Wednesday, March 13, 2013

Gods at War: Defeating the Idols That Battle for Your Heart, by Kyle Idleman


I had never heard of Kyle Idleman until I read Tim Challies' review of his recent bestseller Not a Fan. Challies had some very positive things to say about the book, but ended his review with three concerns: 1) Idleman relied overmuch on humor and pop culture references; 2) Idleman occasionally employed questionable exegesis; 3) Idleman seems to imply that sanctification is accomplished through effort. I expect Challies, if he were to review this latest book, would find himself repeating his earlier concerns.

But first a bit about the book. It is, as you might expect from the title, a discussion of modern-day idolatry. Idleman argues, quite rightly, that at the root of every sin is the sin of idolatry--the elevation of something else above God. He is quick to admit that the various 'gods' we serve are often not bad things in and of themselves; it is only our worship of them that is sinful. He groups these idols into three categories: pleasure (food, sex, and entertainment), power (success, money, and achievement), and love (romance, family, and self). He does a decent job of explaining our modern fascination with these 'gods', though I think a more nuanced discussion of the 'god' of self would have been helpful. And fear of man, though related to success and achievement, is prevalent enough to merit its own separate discussion--the 'god' of reputation, perhaps, or popularity.

Still, for the most part, Idleman is dead-on in his discussion of common idols of our day. Some of his biblical examples may be exegetically suspect (he has a tendency to supply behind-the-scenes motives or purposes that are not explicitly supported by the text). From what Challies observed about Not a Fan, it sounds like this may be a trend in his writing. His takeaway points ('worshipping the idol of X is bad') are fine, though. 

Idleman does rely heavily on humor (and humorous footnotes), as Challies noted. However, I actually found these observations amusing and refreshing; Idleman handles the humorous aside with more dexterity and skill than many authors, and his humorous asides were legitimately funny and either positively contributed to the text or, at a minimum, didn't detract from it. Idleman is clearly among the better modern-day Evangelical writers, which is in itself some cause for celebration.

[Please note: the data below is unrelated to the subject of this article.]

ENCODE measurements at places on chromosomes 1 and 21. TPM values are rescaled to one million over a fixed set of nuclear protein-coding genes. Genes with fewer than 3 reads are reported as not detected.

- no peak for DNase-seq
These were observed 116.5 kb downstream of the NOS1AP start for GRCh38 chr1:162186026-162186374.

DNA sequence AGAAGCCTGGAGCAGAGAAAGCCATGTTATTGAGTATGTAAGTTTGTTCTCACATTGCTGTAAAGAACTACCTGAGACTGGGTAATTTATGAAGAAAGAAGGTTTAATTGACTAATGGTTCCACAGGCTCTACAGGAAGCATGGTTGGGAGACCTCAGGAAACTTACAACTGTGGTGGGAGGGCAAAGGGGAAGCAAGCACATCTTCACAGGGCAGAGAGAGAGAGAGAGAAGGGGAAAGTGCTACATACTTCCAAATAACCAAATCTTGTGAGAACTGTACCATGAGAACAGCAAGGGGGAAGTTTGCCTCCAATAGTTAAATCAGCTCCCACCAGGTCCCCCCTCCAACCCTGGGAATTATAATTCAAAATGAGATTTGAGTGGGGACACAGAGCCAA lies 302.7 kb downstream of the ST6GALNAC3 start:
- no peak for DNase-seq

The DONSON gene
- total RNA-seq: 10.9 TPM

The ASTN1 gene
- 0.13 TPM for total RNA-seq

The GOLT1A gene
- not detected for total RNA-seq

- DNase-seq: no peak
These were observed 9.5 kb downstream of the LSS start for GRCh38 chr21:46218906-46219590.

My biggest issue with the book is an echo of one of Challies' concerns: the Gospel is largely absent. Idleman acknowledges that Christians have been saved by the atoning death of Christ, that He died for us while we were yet sinners, that God willingly sacrificed His son to save sinful man. But the Gospel that saves does not appear to have any power to sanctify. When it comes to dealing with the issue of idolatry, Idleman's solution seems to be: don't do that. He very helpfully draws his reader's attention to the areas of idolatry in his or her life, but his only real advice is 'you should stop.'  As a recovering legalist, I can tell you that this advice is ... not terribly useful. I know from experience that I am not capable of removing the idols from my life.

True, Idleman ends each chapter with a meditation on Jesus's superiority to the particular idol discussed therein--He satisfies us more than food; He is our family; He is our bridegroom; He is our treasure, our security, etc. As Idleman repeatedly observes, "idols are defeated not by being removed but by being replaced." True enough, and I agree that reminding ourselves of the sufficiency of our God is a useful tool in fighting the sin of idolatry. But we cannot will ourselves out of idol worship. Instead, we confess our sin, we praise God that our idolatry was paid for on the cross, and we trust Him to work sanctification in our lives through the power of the Gospel, even as we simultaneously strive to kill sin in our own lives. It is this Gospel that changes us, that motivates us to change. It is the Gospel that assures us that even as we struggle with idolatry--and continue to struggle until we die--we can rest in the finished work of Christ on the cross, and His purchase of forgiveness on our behalf.

It may be that this is precisely what Idleman meant to convey. But it's all to easy to read Gods at War as an exhortation to just 'try harder' until you've ditched all the idols in your life, and I suspect that more than a few legalistically-inclined readers are in for a disappointment when they strive against their idols only to find that their efforts at holiness are not enough to defeat their sin.

So feel free to read this book as a way to think through the hold idolatry has on your life; it does a decent job of identifying the problem. Just be sure to look elsewhere for the solution. (I recommend Overcoming Sin and Temptation, by John Owen. Elyse Fitzpatrick, whose Love to Eat, Hate to Eat was quite good, also has a book on this subject, though I confess I haven't gotten around to reading it yet.)

Disclosure of Material Connection: I received this book free from the publisher through the BookSneeze®.com book review bloggers program. I was not required to write a positive review. The opinions I have expressed are my own. I am disclosing this in accordance with the Federal Trade Commission’s 16 CFR, Part 255 : “Guides Concerning the Use of Endorsements and Testimonials in Advertising.”

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